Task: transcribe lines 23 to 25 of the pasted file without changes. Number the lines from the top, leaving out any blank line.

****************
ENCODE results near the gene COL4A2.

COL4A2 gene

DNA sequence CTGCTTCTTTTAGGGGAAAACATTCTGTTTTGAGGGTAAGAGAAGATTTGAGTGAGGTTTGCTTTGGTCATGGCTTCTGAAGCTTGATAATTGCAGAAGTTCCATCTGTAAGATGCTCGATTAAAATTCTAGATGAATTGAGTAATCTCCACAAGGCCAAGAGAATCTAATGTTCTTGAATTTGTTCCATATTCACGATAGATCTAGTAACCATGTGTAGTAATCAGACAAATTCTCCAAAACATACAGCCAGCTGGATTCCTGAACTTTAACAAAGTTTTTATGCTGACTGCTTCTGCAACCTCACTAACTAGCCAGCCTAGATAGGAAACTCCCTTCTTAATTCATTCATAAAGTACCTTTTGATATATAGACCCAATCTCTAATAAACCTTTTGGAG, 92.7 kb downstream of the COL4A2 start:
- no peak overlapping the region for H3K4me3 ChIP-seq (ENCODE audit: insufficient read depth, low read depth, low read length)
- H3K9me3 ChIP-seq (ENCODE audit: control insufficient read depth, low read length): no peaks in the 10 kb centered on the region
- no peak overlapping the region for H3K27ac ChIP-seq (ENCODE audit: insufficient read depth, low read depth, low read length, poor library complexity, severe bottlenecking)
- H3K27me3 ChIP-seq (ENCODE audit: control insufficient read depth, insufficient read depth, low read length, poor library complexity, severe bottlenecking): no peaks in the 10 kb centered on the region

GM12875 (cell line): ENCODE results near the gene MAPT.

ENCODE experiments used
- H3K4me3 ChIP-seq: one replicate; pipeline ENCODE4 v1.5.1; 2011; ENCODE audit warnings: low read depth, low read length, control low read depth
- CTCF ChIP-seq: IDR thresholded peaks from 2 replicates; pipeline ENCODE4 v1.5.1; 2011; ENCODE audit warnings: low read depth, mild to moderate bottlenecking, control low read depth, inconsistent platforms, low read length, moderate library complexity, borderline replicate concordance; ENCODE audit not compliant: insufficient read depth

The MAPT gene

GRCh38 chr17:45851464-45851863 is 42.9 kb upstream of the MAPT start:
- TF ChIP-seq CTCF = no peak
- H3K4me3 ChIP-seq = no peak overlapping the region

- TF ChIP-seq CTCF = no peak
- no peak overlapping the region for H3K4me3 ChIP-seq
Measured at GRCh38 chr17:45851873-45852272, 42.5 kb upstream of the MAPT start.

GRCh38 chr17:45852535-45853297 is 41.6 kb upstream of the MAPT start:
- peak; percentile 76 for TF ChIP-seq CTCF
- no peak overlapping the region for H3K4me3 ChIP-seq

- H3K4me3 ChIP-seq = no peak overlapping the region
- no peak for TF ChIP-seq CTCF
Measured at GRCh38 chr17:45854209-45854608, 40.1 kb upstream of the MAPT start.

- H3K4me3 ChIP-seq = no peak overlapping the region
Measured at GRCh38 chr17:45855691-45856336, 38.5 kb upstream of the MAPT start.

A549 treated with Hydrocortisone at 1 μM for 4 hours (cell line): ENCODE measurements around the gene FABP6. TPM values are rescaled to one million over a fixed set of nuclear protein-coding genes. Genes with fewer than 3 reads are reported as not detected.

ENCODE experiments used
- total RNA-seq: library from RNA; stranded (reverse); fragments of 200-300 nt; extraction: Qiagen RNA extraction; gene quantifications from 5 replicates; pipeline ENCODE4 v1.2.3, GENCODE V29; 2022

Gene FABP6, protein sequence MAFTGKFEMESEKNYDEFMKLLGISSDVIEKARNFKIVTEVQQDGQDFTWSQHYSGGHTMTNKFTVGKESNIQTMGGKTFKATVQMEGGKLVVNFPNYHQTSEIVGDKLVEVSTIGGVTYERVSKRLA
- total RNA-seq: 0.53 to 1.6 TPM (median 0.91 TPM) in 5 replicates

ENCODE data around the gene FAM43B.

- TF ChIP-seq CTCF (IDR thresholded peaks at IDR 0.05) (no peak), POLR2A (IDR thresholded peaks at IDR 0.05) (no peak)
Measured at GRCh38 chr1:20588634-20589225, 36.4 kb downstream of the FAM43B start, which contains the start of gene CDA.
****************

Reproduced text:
- no peak for TF ChIP-seq CTCF
Measured at GRCh38 chr17:45854209-45854608, 40.1 kb upstream of the MAPT start.

- H3K4me3 ChIP-seq = no peak overlapping the region